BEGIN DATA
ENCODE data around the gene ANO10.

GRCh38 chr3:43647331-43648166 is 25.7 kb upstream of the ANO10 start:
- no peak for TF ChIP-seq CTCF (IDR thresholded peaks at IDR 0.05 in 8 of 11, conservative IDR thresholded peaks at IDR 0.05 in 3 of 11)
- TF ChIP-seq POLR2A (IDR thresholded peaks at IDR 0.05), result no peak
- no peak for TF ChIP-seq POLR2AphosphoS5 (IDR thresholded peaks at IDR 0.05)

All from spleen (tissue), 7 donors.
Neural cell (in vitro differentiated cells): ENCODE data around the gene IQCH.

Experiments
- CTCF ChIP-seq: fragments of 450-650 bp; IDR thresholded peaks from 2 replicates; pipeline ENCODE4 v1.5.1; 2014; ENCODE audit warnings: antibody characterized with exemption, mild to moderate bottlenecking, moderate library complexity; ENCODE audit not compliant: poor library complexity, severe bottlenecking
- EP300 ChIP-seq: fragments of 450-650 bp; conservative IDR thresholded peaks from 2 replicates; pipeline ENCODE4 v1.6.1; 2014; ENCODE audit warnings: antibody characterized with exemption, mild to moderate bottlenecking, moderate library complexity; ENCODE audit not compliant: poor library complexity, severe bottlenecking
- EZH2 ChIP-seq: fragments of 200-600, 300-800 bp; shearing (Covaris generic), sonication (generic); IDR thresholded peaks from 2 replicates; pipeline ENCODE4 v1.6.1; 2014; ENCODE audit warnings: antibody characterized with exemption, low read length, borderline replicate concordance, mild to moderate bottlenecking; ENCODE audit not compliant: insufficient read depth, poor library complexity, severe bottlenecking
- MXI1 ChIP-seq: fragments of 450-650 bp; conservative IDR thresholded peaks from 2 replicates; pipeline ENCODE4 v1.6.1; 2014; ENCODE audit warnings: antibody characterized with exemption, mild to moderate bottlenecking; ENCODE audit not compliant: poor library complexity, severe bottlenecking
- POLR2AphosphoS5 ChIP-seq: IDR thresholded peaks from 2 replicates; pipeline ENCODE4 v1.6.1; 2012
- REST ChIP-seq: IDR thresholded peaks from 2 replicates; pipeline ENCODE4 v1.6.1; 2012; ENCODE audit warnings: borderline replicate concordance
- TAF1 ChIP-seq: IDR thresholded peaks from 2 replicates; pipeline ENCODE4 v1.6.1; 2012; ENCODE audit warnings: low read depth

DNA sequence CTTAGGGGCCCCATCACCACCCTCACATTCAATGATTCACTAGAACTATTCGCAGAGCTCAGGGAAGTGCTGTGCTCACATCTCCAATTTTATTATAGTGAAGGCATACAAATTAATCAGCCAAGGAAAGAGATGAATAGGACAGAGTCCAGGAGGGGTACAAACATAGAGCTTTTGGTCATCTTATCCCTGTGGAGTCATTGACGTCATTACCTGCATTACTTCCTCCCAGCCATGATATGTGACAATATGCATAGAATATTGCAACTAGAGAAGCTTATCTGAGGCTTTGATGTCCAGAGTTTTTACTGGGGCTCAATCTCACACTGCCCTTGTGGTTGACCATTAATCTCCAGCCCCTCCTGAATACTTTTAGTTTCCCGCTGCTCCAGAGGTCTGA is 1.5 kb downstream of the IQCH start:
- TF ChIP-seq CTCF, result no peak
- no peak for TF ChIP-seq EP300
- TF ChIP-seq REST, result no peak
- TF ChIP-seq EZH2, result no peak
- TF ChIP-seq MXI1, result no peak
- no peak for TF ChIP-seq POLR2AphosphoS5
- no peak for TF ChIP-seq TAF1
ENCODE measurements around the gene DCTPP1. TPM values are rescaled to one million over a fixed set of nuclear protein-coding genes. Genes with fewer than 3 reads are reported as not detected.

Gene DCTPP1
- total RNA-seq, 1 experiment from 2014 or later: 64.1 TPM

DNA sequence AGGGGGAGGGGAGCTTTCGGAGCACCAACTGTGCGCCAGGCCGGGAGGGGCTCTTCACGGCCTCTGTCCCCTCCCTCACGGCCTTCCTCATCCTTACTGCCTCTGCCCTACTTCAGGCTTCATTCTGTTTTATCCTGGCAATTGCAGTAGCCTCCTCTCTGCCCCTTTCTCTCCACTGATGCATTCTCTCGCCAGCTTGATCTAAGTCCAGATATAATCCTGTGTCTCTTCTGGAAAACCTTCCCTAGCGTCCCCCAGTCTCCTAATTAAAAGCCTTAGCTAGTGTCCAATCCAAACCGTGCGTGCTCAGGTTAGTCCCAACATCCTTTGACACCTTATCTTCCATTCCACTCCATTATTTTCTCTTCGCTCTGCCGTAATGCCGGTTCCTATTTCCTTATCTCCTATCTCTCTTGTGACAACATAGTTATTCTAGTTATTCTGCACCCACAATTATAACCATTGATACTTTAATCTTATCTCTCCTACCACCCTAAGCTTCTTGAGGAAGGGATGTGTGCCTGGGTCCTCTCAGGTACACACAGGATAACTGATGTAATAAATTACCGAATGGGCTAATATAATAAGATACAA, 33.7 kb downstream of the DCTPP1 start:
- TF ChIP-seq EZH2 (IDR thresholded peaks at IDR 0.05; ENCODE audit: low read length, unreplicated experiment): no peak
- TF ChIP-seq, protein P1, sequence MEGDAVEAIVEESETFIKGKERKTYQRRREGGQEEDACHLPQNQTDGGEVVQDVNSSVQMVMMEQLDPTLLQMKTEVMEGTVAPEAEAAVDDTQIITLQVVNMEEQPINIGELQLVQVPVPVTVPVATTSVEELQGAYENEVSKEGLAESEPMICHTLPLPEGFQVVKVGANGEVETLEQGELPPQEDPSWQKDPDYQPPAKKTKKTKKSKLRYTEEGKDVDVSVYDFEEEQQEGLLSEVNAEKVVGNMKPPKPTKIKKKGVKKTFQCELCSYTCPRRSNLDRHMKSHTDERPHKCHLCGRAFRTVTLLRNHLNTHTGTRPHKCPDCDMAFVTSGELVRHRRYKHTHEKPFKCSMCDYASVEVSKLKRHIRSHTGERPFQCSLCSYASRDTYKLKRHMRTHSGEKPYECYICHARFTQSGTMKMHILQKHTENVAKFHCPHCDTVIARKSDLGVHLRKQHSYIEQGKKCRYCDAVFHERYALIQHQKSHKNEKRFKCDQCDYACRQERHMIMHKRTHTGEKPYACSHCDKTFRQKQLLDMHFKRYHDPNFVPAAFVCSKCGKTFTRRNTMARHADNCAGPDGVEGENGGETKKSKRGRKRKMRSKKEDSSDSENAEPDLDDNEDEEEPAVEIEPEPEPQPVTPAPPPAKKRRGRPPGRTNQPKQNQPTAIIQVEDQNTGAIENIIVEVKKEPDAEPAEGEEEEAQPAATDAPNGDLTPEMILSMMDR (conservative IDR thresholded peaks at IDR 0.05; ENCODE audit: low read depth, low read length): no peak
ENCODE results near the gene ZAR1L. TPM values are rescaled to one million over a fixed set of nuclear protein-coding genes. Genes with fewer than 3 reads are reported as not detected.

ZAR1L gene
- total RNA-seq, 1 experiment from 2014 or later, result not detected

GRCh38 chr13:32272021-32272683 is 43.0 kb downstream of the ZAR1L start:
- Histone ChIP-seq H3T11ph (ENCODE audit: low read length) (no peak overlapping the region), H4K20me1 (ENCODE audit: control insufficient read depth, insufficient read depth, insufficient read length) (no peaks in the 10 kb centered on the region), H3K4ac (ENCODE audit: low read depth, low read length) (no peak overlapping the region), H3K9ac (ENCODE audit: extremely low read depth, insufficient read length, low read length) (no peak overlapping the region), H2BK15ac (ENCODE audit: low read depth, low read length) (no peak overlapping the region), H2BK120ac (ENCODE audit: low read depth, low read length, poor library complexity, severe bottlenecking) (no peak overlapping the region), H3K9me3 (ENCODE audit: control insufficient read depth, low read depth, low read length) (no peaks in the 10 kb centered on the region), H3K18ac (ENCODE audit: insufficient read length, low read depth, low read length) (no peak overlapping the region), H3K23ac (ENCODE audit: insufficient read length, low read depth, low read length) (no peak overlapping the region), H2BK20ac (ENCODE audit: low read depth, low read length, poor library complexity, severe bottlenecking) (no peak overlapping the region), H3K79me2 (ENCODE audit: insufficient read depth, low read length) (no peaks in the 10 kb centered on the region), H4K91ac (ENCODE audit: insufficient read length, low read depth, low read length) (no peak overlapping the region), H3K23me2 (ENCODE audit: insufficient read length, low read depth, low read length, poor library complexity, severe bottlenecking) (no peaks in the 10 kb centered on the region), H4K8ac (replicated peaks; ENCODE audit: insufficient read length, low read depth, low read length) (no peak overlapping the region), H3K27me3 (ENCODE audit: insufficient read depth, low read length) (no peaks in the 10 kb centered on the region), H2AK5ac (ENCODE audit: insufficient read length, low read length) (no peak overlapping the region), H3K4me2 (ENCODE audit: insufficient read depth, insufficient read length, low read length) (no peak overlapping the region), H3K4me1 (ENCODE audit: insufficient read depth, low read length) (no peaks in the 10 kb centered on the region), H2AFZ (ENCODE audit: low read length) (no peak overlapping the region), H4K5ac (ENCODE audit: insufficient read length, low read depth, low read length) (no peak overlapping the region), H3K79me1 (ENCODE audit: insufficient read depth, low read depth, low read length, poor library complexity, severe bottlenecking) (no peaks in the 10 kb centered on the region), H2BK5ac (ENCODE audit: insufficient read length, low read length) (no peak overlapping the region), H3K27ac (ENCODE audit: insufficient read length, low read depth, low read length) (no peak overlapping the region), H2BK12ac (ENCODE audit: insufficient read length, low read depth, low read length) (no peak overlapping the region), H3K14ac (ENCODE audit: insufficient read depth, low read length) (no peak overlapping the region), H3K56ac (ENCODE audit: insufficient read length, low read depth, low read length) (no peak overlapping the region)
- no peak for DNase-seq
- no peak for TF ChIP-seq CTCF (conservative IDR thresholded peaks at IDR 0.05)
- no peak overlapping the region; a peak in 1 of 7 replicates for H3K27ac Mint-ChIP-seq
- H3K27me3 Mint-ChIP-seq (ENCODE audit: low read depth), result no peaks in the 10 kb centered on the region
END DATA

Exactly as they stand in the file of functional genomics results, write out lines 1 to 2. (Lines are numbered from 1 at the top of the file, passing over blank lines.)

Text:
ENCODE data around the gene ANO10.

GRCh38 chr3:43647331-43648166 is 25.7 kb upstream of the ANO10 start: